Dear Friends and Neighbors,

CentraCare and Carris Health care givers have been working around the clock for more than 20 months to care for you, your families and friends during COVID. We are committed to caring for every Minnesotan who needs us, and nothing will prevent us from doing so – even during these never-seen-before times.

The challenge of providing this level of care is that our hospital beds are often full. ERs in all of our hospitals are packed. And our clinical teams are exhausted. Early in the pandemic, our community stepped up in amazing ways to helps us. We ask that you again join us in fighting this pandemic together.

How can you help?

  • Please get your COVID vaccines and booster shots. They are proven safe and effective in reducing COVID illness, keeping people out of the hospital, and preventing death.
  • If your situation is not an emergency, please use other care options, including:
  • If this is a medical emergency, call 9-1-1, or visit the ER.

Together, we can do this. Thank you for your support.

Ken Holmen, MD
President and CEO

Understanding Alzheimer’s Disease

Published in Wellness, Home Care, Hospice

Alzheimer’s disease is often called a family disease because the chronic stress of watching a loved one slowly decline affects everyone. To help patients and their caregivers understand the changes that occur as the disease progresses, Alzheimer’s disease is broken into early, middle and late stages. The symptoms and progression within these stages vary from person to person.

Early Stage

People with Alzheimer’s may have trouble remembering recent events or the names of familiar people or things. They may not be able to handle their finances and tend to lose things and withdraw from social situations.

“Many express a desire to stay in their own homes as long as possible,” says Lynn Buckley, LPN, Caring Connection coordinator at Redwood Area Hospital. “This is an excellent time for Alzheimer’s patients to begin using the Caring Connection day services. Coming even one day a week can help establish familiarity with our setting and services. Later on, being in familiar surroundings will become increasingly important.”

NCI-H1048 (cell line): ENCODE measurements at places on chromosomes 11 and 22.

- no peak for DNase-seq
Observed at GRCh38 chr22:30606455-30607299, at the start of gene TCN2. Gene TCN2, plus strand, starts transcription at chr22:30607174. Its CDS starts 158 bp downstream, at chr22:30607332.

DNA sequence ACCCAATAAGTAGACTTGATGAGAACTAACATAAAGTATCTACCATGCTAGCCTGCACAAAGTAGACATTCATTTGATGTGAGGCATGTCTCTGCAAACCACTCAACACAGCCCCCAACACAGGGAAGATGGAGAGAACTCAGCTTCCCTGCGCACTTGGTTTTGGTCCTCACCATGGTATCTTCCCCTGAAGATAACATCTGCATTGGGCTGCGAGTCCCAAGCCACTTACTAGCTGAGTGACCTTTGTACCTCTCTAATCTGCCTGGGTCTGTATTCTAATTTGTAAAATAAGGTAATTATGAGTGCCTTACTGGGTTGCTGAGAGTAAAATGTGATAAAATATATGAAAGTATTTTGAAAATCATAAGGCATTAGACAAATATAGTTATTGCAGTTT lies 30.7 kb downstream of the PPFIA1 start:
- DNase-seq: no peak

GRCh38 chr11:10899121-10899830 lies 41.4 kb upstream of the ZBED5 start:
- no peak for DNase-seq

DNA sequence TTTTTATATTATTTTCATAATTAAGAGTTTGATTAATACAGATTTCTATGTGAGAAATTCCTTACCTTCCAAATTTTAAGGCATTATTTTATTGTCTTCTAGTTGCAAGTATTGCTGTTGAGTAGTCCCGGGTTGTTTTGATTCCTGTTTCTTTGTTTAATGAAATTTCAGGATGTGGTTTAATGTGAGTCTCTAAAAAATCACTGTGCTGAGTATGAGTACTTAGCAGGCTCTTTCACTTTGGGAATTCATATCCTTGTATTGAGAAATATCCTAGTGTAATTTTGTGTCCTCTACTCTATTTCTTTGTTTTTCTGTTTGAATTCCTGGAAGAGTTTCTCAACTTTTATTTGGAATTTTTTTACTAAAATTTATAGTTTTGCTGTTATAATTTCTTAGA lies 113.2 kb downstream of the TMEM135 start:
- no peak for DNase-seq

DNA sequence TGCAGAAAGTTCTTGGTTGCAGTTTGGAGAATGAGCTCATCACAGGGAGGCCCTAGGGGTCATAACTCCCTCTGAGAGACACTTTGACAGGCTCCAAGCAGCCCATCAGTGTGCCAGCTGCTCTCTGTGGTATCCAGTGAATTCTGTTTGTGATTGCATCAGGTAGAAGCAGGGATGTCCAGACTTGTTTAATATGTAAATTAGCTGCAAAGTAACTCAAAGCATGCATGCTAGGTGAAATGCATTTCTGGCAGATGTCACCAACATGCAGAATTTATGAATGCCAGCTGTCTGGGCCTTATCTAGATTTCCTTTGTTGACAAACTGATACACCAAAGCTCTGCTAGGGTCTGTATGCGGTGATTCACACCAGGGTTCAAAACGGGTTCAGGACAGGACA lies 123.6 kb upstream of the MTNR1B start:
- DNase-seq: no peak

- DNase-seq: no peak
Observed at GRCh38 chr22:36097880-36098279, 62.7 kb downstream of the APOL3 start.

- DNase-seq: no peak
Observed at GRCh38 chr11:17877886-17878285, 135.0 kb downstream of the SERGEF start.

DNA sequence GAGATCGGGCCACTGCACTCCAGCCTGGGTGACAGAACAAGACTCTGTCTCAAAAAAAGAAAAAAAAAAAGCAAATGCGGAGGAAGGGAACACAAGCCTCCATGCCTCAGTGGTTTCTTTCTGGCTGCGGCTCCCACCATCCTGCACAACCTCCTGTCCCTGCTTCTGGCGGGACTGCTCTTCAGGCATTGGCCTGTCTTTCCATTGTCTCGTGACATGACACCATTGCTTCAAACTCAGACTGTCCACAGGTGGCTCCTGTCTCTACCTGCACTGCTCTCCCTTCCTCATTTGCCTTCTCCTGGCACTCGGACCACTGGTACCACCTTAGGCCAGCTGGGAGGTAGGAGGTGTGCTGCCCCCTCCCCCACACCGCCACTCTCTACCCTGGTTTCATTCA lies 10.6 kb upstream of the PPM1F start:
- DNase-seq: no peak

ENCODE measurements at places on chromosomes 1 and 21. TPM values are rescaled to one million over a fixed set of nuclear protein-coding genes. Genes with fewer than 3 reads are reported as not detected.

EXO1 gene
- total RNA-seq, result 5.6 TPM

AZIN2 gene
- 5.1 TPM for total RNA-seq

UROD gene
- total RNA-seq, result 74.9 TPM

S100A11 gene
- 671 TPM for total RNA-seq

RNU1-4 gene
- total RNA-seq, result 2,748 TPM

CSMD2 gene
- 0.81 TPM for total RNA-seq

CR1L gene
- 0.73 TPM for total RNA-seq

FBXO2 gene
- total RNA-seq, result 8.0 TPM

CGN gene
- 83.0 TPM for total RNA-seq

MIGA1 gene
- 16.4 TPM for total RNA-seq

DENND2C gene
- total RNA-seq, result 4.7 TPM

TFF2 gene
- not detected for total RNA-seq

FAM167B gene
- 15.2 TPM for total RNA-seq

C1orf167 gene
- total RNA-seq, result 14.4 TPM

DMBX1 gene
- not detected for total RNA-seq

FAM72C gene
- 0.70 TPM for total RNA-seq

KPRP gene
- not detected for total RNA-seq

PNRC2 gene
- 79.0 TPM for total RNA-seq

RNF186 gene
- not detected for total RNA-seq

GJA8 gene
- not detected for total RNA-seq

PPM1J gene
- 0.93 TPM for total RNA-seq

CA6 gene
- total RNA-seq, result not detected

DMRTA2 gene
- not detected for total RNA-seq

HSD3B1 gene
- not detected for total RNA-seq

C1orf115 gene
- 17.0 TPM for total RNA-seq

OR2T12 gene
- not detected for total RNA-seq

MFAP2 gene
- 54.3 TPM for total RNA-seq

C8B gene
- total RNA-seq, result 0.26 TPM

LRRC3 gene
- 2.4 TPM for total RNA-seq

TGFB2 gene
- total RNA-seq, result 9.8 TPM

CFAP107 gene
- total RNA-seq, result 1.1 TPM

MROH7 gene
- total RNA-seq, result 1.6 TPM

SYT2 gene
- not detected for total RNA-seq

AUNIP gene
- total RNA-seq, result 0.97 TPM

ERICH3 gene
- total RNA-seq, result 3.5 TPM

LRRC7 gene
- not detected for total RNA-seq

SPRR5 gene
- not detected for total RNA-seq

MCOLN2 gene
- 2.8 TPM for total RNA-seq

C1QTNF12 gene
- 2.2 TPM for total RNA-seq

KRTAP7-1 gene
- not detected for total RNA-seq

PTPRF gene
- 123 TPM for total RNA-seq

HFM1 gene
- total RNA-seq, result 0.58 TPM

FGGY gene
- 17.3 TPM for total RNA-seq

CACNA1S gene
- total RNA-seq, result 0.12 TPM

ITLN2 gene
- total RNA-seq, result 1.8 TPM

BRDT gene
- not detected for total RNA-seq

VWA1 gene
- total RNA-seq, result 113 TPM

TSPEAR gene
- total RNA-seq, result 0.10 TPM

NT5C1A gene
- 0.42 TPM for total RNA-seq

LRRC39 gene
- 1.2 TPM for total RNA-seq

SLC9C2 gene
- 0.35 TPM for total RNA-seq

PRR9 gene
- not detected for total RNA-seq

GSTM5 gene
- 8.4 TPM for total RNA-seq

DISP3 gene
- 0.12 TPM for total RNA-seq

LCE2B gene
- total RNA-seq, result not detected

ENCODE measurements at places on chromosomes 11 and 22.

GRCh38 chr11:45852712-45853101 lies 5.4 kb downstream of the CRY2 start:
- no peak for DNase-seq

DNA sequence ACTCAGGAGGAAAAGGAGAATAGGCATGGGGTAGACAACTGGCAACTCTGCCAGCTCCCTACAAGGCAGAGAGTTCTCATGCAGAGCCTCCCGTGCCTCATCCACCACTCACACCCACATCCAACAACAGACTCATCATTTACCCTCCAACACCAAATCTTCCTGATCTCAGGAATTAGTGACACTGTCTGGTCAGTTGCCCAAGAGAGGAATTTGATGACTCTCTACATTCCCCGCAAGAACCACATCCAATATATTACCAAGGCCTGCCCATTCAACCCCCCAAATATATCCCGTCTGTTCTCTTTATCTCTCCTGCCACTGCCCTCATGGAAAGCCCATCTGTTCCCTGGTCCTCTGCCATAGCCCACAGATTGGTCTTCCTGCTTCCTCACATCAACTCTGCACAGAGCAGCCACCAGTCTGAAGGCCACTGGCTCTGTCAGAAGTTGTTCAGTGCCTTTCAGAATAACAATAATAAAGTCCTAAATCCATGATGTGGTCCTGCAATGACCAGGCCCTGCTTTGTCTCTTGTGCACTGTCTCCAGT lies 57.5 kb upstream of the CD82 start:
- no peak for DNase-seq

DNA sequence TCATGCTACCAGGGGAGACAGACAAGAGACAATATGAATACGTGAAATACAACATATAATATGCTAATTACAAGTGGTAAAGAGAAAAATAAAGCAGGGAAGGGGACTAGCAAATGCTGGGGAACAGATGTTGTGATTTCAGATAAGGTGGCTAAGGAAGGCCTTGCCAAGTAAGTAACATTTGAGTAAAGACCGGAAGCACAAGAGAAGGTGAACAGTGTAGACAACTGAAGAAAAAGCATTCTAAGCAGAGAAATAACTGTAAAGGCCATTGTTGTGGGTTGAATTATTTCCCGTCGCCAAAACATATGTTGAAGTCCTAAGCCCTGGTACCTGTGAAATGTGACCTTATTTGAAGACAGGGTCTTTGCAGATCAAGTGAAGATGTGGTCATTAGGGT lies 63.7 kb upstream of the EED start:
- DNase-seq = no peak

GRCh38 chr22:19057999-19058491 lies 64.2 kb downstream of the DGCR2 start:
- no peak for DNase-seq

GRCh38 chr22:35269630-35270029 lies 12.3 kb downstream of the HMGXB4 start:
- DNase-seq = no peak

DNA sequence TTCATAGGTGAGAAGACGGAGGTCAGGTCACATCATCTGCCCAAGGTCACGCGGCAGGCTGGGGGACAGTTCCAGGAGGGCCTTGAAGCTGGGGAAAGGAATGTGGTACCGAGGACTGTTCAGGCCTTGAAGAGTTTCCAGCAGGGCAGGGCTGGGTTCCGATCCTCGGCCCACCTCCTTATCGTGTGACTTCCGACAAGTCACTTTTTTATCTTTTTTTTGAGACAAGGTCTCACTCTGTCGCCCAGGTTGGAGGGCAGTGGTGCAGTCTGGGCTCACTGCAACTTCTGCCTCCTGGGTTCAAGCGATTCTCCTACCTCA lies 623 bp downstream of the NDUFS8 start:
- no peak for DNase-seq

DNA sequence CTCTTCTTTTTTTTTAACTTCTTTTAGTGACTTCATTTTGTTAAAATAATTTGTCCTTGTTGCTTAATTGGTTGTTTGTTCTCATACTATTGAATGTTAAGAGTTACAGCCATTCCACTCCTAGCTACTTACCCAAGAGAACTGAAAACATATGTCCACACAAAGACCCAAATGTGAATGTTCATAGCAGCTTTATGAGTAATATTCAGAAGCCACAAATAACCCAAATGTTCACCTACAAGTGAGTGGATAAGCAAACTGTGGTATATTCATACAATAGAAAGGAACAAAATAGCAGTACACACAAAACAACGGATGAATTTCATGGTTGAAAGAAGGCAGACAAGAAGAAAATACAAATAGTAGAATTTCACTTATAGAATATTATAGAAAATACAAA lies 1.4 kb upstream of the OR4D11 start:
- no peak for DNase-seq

Caregiving in this stage focuses on adjusting to the diagnosis and making plans for the future. Learning as much as possible about Alzheimer’s will make caregiving easier.

Middle Stage

Middle stage Alzheimer’s patients may forget how to do simple tasks like brushing their teeth or combing their hair. They begin to have problems speaking, understanding, reading or writing. They may not recognize family and friends at times. Anger, paranoia, wandering, violence, eating problems, hallucinations and incontinence may occur.

The caregiver’s role expands to full time, as patients in this stage require care or 24-hour supervision. “Caregivers need to take care of themselves,” Buckley notes. “Studies have shown that the caregiver’s condition can deteriorate more quickly than the patient’s. Using the day health program even half a day a week to take a break from the stresses of caregiving can be immensely beneficial.”

Caregiving can become all-consuming as the disease progresses. Grief, depression, and anger are common feelings that caregivers experience. Caregiving can take a heavy toll without adequate support.

Persons with dementia typically enjoy the opportunity to be with others in a place where their needs and abilities are understood. “Attendance at Caring Connection allows the patient to be in a comfortable setting with others who understand them while giving the caregiver a temporary break from caregiving responsibilities to stay in touch with friends or keep up with a hobby,” Buckley notes.

Severe Stage

Patients may lose the ability to communicate, walk, smile, swallow or participate in personal care activities. They may be unable to recognize people, places and objects. Seizures and weight loss may occur, and patients may spend the majority of time sleeping.

Patients in this stage may benefit from the addition of services, such as Hospice, in addition to the adult day health program.

“Alzheimer’s disease progression varies for each person as does their care needs,” Buckley explains. “Some participants may only require assistance with a single task such as bathing, while others require a more intensive plan in order to remain in their home.”

Help Is Available

Caring Connection at Redwood Area Hospital provides expert day services Monday through Friday for adults with chronic care issues who wish to remain in their homes.